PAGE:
Online Marketing Blog

Do You Make These 12 Google Ads Mistakes?

awThe majority of our new clients and consultations come to us with their PPC campaigns in a very similar state. In most cases, the only reasonable thing to do or recommend to do is to start their campaigns fresh and new. Even though there are countless “Google Ads mistakes” lists that have been published and synchronized all over the Internet, I would like to make some suggestions to everyone on the not so common mistakes. If you are setting up your first PPC campaign or thinking of expanding your current PPC campaign, I urge you to read the following list before shelling out your money to a PPC management firm.

The following advice is based on questions received from our clients and from companies who have come to us seeking consultation.

1) Having a non-converting landing page.
I would estimate that about 90% of our clients come to us either directing PPC traffic to their home page, or directing it to a standard product they are advertising/selling page. It is very easy to get caught up in the excitement of PPC advertising and the instant gratification the search engines promise but just throwing traffic at your site will not cut it. If you are advertising a product for the first time You absolutely need a tailor made landing page for that product. The page should cater for PPC visitors only and be very targeted. You should have split testing or multi variant testing set up on this page before you start sending traffic to it. When you have the optimal landing page (according to your tests) then start to focus on the intracies of PPC bid management, gap surfing, bid jamming and all that fancy stuff. Your landing page is also an essential part in getting your Google Ads quality score perfect from the start. Your landing page will make or break your PPC campaign. Do it right from the get go.

2) Installing only one form of tracking.
The majority of accounts came to us from other PPC management agencies and a lot of what we see is quite shocking. Many accounts have not installed their conversion tracking code and any that did left it at that. For example, if you use Google Ads and sell online You need to install e-commerce tracking to track each and every order. If you are not comfortable with the sometimes complicated setup, at least use the basic value tracking in your conversion tracking code.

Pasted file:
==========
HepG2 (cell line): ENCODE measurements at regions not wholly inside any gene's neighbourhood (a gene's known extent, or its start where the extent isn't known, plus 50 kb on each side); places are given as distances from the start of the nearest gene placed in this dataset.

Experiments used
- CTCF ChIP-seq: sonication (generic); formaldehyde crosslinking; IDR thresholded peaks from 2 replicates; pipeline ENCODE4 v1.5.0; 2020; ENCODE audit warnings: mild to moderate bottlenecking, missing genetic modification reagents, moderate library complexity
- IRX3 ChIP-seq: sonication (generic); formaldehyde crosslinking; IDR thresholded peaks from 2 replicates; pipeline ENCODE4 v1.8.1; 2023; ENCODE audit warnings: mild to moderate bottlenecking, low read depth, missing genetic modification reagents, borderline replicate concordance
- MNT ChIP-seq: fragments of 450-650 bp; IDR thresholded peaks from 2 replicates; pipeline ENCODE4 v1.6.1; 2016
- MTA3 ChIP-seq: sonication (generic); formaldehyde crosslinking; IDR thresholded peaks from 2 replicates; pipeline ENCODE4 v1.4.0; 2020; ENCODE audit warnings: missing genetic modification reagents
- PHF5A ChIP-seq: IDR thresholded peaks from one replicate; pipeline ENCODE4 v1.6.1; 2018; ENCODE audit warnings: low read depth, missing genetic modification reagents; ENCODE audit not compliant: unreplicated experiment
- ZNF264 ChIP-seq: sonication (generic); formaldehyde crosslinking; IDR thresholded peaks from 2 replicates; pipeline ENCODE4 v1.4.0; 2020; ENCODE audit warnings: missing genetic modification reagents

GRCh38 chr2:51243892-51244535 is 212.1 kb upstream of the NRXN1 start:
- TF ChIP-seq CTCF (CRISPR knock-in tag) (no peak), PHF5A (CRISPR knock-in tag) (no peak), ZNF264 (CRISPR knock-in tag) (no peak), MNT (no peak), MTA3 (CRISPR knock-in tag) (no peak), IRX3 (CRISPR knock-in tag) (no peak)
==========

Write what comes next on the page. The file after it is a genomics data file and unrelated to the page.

3) Not tracking the correct metrics.
It may take more time but if you can, set the value of each sale in your conversion tracking code or e-commerce tracking code as the profit per sale. This will allow you to see exactly how profitable your campaigns are and focus more on the keywords, ad groups and products that are making your more money. If you run a completely e-commerce based product site, set the value tracking as your profit and your e-commerce up normally. It’s win-win. At the end of the day, your ROI is the most important metric (generally). Make sure you know exactly what it is. (And I mean EXACTLY, not just a rough estimate from how positive your bank balance is at the end of the month.

4) Failing to optimize ad serving for your ads.
By default, Google Ads sets your ad creatives to be “optimized”. This means that they display the ad with the highest CTR more often. You do not want that. You want to be able to make that decision yourself after a statistically sound sample size (about 30-100 clicks per ad). In your campaign settings, simply change your ad serving preference to “Rotate Ads Evenly”.

5) Using broad match only.
When adding new keywords, add them with ALL match types. The match type with the highest quality will be shown more often and with higher placement. You can make decisions as to which one to keep down the line based on the ROI data of each.

6) Entering the content network without modifying your bids.
This is our favorite one. We can increase a campaign ROI by up to 300% relatively quickly with this one! Many advertisers are STILL opting into the content network as part of their search campaign. Don’t opt out completely, simply duplicate your campaign and set it to content network only. Make sure you set your bids much lower to begin with and optimize accordingly. Running ads on the content network and search network can skew your ROI data and force you to make bad decisions with your campaigns.

7) Not running content network reports.
This is a fairly new one. Content network campaigns can be VERY profitable if managed correctly and they have the added benefit of being a wonderful way to brand your product or service, even if a user never clicks on them. Make sure you run a placement performance report and act accordingly. Block non converting/spam sites and perhaps think of running a site targeted CPM campaign on the ones that convert well.

8) Not testing your ad position.
Many advertisers want the top spot on the PPC engines. While in a lot of cases, the head men/women upstairs insist on this, this can usually have a negative effect. It is important to test the ROI (remember, total profit-total cost) for each position. In a LOT of cases there is more money to be made from being in positions 2-6 as a result of the lower cost of attaining those visitors/leads/customers.

9) Not day parting.